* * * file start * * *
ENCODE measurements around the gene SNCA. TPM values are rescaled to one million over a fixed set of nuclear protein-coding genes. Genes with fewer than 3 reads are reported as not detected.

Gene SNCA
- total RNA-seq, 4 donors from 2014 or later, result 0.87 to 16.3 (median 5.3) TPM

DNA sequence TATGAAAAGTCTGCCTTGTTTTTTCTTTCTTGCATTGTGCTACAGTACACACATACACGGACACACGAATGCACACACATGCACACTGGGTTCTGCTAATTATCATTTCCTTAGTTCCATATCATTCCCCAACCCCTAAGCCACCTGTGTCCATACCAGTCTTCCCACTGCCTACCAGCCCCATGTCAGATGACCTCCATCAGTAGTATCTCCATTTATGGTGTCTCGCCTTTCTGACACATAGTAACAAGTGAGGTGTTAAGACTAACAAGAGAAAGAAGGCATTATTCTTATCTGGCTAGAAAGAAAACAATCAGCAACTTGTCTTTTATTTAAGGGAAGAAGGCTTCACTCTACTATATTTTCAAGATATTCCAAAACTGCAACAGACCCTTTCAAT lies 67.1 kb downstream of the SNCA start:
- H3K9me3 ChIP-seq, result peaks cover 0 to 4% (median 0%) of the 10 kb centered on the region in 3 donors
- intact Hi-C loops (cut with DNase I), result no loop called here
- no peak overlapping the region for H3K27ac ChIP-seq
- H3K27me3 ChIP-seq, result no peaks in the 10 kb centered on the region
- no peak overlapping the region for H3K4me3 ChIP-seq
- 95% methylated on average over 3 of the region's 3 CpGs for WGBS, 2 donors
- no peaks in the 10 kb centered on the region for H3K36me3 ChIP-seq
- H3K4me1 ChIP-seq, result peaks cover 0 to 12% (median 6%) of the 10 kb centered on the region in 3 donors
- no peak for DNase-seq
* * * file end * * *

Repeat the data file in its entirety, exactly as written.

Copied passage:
ENCODE measurements around the gene SNCA. TPM values are rescaled to one million over a fixed set of nuclear protein-coding genes. Genes with fewer than 3 reads are reported as not detected.

Gene SNCA
- total RNA-seq, 4 donors from 2014 or later, result 0.87 to 16.3 (median 5.3) TPM

DNA sequence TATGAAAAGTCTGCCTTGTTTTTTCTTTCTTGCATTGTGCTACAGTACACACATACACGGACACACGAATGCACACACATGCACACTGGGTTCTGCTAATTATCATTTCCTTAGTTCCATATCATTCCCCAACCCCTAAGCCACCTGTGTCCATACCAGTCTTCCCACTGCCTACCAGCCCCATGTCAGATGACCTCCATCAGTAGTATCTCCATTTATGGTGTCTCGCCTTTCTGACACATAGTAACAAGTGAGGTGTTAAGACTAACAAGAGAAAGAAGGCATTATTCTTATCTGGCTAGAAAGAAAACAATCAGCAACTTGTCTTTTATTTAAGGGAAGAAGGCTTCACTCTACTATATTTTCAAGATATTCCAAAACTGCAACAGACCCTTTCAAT lies 67.1 kb downstream of the SNCA start:
- H3K9me3 ChIP-seq, result peaks cover 0 to 4% (median 0%) of the 10 kb centered on the region in 3 donors
- intact Hi-C loops (cut with DNase I), result no loop called here
- no peak overlapping the region for H3K27ac ChIP-seq
- H3K27me3 ChIP-seq, result no peaks in the 10 kb centered on the region
- no peak overlapping the region for H3K4me3 ChIP-seq
- 95% methylated on average over 3 of the region's 3 CpGs for WGBS, 2 donors
- no peaks in the 10 kb centered on the region for H3K36me3 ChIP-seq
- H3K4me1 ChIP-seq, result peaks cover 0 to 12% (median 6%) of the 10 kb centered on the region in 3 donors
- no peak for DNase-seq